1 CN1047 INTRODUCTION TO COMPUTER NETWORKING CHAPTER 1 BASIC CONCEPTS OF NETWORK
2 DEFINTION & APPLICATIONS DEFINTION: A computer network is defined as the interconnection of two or more computers. It is done to enable the computers to communicate and share available resources. APPLICATIONS: i. Sharing of resources such as printers ii. Sharing of expensive software's and database iii. Communication from one computer to another computer iv. Exchange of data and information among users via network v. Sharing of information over geographically wide areas.
3 THE USE OF COMPUTER NETWORK Business Applications online buying Home Applications mail, chat Mobile Users wireless: laptops, PDA, mobile, in plane Social Issues
4 THE USE OF COMPUTER NETWORK Sharing information i.e. data communication Do you prefer these? Or this?
5 THE USE OF COMPUTER NETWORK Sharing hardware or software E.g. print document Centralize administration and support E.g. Internet-based, so everyone can access the same administrative or support application from their PCs
6 COMPONENTS OF COMPUTER NETWORK Two or more computers Cables as links between the computers A network interfacing card(nic) on each computer Switches Software called operating system(os)
7 NETWORK BENEFITS The network provided to the users can be divided into two categories: i. Sharing ii. Connectivity
8 SHARING RESOURCES Types of resources are: 1. Hardware: A network allows users to share many hardware devices such as printers, modems, fax machines, CD ROM, players, etc. 2. Software: sharing software resources reduces the cost of software installation, saves space on hard disk.
9 OTHER BENEFITS OF COMPUTER NETWORK o o o o o o Increased speed Reduced cost Improved security Centralized software managements Electronic mail Flexible access
10 DISDAVATAGES OF NETWORKS o o o o High cost of installation Requires time for administration Failure of server Cable faults
11 CLASSIFICATION OF AREA BY THEIR GEOGRAPHY
12 LOCAL AREA NETWORK(LAN) LAN is a network which is designed to operate over a small physical area such as an office, factory or a group of buildings. LAN s are easy to design and troubleshoot Exchange of information and sharing of resources becomes easy because of LAN. In LAN all machines are connected to a single cable. Different types of topologies such as star, tree, bus, ring, etc Can be used It is usually a privately owned network.
13 WIDE AREA NETWORK(WAN) When network spans over a large distance or when the computers to be connected to each other are at widely separated locations a local area network cannot be used. A wide area network(wan) is installed. The communication between different users of WAN is established using leased telephone lines, satellite links and similar channels. It is cheaper and more efficient to use the phone network for the link. Most WAN networks are used to transfer large blocks of data between its users.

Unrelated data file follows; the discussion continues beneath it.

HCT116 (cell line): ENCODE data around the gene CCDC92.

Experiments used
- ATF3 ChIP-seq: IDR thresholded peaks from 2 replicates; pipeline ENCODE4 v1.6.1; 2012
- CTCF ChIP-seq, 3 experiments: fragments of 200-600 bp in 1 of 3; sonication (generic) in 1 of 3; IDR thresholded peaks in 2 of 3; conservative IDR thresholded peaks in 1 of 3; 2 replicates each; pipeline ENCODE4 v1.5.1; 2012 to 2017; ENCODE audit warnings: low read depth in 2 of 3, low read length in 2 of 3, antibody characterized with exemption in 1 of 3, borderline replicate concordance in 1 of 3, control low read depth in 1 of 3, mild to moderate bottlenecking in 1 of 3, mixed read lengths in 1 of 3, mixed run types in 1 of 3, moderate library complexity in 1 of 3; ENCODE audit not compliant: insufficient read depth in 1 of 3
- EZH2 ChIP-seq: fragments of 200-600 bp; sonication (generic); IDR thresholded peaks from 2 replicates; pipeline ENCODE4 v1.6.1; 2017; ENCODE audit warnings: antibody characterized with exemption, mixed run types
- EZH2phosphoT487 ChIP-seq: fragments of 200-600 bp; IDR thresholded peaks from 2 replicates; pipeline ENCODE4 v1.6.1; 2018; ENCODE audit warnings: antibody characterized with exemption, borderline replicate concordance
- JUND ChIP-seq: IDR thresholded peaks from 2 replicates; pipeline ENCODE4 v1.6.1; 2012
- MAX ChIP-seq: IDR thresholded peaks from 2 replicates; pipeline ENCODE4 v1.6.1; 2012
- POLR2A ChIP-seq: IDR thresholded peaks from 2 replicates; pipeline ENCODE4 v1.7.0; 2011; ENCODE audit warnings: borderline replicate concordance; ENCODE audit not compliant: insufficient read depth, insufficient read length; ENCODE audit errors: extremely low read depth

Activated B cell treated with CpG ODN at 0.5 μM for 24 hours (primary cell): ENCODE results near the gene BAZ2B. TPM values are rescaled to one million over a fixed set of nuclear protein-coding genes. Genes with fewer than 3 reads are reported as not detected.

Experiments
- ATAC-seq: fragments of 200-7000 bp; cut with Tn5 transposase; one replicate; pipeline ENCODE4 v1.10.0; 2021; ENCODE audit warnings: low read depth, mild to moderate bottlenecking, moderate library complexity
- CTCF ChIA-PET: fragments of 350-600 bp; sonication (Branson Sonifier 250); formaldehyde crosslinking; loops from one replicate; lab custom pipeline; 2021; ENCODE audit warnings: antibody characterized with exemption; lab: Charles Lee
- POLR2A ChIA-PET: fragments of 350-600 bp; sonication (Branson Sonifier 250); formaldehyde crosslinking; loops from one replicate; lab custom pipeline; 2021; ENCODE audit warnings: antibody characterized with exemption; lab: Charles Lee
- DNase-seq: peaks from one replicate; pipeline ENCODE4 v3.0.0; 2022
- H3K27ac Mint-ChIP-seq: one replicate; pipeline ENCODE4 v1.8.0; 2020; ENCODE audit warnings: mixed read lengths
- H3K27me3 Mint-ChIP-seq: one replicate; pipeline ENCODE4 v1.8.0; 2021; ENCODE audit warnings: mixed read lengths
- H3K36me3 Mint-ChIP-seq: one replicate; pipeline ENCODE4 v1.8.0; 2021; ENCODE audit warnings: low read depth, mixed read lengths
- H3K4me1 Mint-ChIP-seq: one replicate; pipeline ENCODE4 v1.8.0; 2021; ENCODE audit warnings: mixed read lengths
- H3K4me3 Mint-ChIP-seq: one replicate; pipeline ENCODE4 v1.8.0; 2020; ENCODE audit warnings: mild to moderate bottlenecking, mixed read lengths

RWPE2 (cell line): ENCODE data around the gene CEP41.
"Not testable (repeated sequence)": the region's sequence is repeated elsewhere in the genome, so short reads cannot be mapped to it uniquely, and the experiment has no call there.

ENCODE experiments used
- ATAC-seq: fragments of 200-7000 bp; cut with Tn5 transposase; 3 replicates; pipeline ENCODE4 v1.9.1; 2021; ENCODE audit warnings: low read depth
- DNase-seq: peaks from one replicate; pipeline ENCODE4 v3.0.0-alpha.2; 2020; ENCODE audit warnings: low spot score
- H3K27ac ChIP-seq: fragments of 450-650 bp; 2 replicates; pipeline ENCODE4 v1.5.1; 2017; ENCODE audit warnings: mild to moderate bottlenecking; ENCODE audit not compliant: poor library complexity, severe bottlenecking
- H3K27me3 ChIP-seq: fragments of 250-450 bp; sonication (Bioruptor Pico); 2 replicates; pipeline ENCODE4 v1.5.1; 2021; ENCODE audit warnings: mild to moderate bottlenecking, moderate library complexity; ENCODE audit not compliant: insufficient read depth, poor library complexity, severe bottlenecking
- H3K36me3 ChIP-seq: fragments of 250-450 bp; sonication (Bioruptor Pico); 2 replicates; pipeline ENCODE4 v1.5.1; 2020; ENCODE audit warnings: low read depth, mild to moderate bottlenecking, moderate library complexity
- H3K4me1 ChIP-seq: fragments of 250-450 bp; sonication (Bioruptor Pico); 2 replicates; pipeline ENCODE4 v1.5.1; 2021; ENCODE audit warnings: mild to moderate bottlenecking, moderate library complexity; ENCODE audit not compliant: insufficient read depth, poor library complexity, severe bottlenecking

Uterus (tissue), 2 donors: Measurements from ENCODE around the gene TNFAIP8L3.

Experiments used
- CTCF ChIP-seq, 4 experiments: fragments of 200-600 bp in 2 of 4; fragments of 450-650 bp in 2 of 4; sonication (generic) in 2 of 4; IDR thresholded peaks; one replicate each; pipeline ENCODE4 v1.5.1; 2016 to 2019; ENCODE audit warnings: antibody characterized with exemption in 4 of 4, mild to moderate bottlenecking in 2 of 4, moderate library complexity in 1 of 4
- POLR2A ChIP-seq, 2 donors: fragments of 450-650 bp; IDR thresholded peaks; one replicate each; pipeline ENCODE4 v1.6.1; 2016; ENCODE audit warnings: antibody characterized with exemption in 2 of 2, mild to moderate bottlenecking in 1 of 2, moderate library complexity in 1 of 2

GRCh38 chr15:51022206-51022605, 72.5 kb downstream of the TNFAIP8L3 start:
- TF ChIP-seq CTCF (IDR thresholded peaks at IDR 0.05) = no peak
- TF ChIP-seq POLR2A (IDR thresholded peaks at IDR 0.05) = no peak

14 PERSONAL AREA NETWORK(PAN) A personal area network is a computer network organized around an individual person. It generally consists of a mobile computer, a cell phone or personal digital assistant. PAN enables the communication among these devices. It can also be used for communication among personal devices themselves for connecting to a digital level network and internet. The PANs can be constructed using wireless or cables.
15 CAMPUS AREA NETWORK(CAN) The campus area network is made up of an interconnection of LAN with limited geographical area. Network equipments such as switches, routers and the transmission media i.e. optical fibre etc are almost entirely owned by the campus owner.
16 METROPOLITAN AREA NETWORK(MAN) It is in between LAN & WAN technology that covers the entire city. It uses similar technology as LAN. It can be a single network such as cable TV network, or a measure of connecting a number of LAN s o a large network so that resources can be shared LAN to LAN as well as device to device.
17 LAN WAN PAN CAN MAN
18 DISTINGUISH BETWEEN LAN,WAN,MAN PARAMETERS LAN WAN MAN Ownership of network Geographical area covered Design and maintenance Private Private or public Private or public Small Very large Moderate Easy Not easy Not easy Communication medium Coaxial cable PSTN or satellite links Coaxial cables, PSTN, optical fibre, cables, wireless Bandwidth Low High moderate Data rates(speed) High Low moderate
19 NETWORK CLASSIFICATION BY THEIR COMPONENT ROLE LOCAL AREA NETWORK PEER TO PEER NETWORK CLIENT SERVER NETWORK
20 PEER TO PEER NETWORK In peer to peer network each computer is responsible for making its own resources available to other computers on the network. Each computer is responsible for setting up and maintaining its own security for these resources. Also each computer is responsible for accessing the required network resources from peer to peer relationships. Peer to peer network is useful for a small network containing less than 10 computers on a single LAN. In peer to peer network each computer can function as both client and server. Peer to peer networks do not have a central control system. There are no servers in peer networks. Peer networks are amplified into home group.